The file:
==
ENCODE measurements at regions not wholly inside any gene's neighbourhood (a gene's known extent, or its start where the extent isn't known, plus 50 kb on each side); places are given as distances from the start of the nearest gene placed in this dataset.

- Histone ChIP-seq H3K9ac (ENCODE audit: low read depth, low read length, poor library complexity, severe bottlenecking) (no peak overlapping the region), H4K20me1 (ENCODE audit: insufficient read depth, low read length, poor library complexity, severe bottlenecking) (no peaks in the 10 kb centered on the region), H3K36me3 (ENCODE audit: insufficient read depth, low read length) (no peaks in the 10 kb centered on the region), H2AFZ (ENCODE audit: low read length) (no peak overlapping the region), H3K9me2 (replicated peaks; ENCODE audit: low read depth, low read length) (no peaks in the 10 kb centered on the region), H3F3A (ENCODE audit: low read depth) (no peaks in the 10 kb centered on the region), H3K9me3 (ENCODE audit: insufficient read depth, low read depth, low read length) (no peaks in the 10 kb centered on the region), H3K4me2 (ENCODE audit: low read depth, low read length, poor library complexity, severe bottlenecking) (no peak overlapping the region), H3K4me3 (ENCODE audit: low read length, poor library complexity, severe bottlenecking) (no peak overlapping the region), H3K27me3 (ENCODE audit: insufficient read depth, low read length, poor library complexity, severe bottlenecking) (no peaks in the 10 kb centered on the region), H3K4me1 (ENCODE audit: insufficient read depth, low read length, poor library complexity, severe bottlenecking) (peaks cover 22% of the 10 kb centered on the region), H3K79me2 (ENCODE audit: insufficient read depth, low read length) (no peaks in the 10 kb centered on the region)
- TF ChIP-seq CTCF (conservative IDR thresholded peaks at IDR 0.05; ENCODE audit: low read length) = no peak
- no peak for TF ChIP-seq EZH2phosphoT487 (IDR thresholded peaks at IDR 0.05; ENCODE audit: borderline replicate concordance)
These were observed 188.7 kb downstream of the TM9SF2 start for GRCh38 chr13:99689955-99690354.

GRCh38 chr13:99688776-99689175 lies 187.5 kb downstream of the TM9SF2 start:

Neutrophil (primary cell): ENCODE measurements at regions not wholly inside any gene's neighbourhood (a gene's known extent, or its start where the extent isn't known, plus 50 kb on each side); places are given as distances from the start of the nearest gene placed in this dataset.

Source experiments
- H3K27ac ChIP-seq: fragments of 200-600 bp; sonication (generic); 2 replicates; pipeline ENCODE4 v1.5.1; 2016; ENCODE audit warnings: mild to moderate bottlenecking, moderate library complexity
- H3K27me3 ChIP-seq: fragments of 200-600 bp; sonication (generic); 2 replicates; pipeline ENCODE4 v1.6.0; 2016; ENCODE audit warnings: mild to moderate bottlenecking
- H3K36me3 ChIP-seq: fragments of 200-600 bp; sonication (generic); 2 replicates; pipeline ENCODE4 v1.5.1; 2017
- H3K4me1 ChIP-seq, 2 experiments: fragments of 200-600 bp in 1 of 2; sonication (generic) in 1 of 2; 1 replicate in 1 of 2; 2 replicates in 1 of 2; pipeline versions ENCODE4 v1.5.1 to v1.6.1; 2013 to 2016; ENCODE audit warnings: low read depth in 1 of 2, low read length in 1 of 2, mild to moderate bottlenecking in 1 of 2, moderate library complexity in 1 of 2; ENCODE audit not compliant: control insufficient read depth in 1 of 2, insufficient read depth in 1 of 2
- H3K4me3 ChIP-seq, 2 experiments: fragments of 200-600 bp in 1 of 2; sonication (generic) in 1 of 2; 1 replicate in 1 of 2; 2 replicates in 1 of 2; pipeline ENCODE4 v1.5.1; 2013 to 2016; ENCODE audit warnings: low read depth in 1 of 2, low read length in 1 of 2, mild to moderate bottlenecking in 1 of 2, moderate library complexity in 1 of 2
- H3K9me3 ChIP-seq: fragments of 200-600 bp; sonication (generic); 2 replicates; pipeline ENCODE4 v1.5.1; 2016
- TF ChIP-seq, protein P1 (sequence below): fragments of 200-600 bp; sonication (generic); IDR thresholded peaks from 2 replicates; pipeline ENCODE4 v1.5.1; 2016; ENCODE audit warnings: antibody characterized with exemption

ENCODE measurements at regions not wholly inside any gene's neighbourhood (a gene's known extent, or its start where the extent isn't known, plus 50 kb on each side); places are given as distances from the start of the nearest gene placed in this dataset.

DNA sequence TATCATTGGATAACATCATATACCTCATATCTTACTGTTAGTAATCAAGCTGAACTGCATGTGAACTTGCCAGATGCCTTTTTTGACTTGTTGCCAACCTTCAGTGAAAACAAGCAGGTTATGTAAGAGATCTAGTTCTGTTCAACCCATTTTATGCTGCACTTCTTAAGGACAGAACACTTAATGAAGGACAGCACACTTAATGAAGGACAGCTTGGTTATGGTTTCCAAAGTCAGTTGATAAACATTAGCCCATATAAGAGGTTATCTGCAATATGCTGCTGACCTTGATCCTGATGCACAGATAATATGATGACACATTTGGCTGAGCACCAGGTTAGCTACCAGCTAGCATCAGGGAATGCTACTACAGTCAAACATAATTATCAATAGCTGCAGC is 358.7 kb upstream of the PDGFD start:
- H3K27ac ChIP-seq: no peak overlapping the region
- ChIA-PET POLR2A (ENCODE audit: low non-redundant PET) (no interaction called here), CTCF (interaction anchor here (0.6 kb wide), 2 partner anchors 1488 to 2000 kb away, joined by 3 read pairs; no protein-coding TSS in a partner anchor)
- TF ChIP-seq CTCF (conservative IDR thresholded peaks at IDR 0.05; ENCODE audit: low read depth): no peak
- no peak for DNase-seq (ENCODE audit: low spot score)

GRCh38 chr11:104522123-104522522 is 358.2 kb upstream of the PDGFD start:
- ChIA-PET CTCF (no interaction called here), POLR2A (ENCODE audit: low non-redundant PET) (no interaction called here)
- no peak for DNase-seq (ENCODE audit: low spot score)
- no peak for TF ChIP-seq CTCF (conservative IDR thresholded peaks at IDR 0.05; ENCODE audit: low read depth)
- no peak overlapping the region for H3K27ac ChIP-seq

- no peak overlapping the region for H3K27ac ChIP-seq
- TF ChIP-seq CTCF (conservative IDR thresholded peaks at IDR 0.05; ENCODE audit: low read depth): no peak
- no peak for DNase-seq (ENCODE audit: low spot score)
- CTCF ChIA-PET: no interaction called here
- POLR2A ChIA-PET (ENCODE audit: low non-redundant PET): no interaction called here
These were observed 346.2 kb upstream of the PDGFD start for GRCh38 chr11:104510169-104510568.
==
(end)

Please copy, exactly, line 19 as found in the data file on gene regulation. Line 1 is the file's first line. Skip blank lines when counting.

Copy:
- ChIA-PET POLR2A (ENCODE audit: low non-redundant PET) (no interaction called here), CTCF (interaction anchor here (0.6 kb wide), 2 partner anchors 1488 to 2000 kb away, joined by 3 read pairs; no protein-coding TSS in a partner anchor)